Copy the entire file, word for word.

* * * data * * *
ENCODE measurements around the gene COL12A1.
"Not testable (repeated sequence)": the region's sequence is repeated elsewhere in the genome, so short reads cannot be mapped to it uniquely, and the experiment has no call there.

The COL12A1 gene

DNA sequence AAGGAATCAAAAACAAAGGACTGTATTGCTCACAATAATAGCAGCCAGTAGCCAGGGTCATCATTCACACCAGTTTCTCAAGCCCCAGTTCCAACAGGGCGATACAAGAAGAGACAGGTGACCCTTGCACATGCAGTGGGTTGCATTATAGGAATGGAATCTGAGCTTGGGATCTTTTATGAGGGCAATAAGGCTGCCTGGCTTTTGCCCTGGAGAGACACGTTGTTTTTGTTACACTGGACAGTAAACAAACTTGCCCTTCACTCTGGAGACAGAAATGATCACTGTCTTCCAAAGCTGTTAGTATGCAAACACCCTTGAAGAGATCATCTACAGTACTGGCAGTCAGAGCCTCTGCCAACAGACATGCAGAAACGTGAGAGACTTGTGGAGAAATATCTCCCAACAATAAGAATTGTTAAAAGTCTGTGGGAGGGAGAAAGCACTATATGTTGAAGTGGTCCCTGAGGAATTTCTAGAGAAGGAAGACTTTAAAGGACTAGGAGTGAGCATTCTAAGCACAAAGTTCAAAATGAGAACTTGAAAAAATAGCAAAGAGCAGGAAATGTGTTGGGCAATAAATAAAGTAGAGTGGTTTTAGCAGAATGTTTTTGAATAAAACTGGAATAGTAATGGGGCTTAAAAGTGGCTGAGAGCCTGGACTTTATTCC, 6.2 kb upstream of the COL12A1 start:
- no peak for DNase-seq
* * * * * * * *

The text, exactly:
ENCODE measurements around the gene COL12A1.
"Not testable (repeated sequence)": the region's sequence is repeated elsewhere in the genome, so short reads cannot be mapped to it uniquely, and the experiment has no call there.

The COL12A1 gene

DNA sequence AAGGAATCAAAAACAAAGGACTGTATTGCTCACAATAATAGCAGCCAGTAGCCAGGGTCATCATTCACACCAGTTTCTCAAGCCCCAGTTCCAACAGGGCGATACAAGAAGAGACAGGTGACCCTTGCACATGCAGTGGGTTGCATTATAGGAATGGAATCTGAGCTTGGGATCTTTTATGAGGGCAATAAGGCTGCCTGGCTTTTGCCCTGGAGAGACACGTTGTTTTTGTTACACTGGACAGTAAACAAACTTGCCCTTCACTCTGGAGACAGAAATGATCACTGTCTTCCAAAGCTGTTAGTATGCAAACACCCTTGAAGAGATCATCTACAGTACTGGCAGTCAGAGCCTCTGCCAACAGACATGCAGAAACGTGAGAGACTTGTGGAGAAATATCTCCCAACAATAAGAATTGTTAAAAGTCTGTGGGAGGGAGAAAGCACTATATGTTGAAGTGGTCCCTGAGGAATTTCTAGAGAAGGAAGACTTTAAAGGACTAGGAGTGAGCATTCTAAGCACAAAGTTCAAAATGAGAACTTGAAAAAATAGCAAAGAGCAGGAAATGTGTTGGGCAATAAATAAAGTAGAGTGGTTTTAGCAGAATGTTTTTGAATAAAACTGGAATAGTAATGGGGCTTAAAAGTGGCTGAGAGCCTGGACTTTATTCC, 6.2 kb upstream of the COL12A1 start:
- no peak for DNase-seq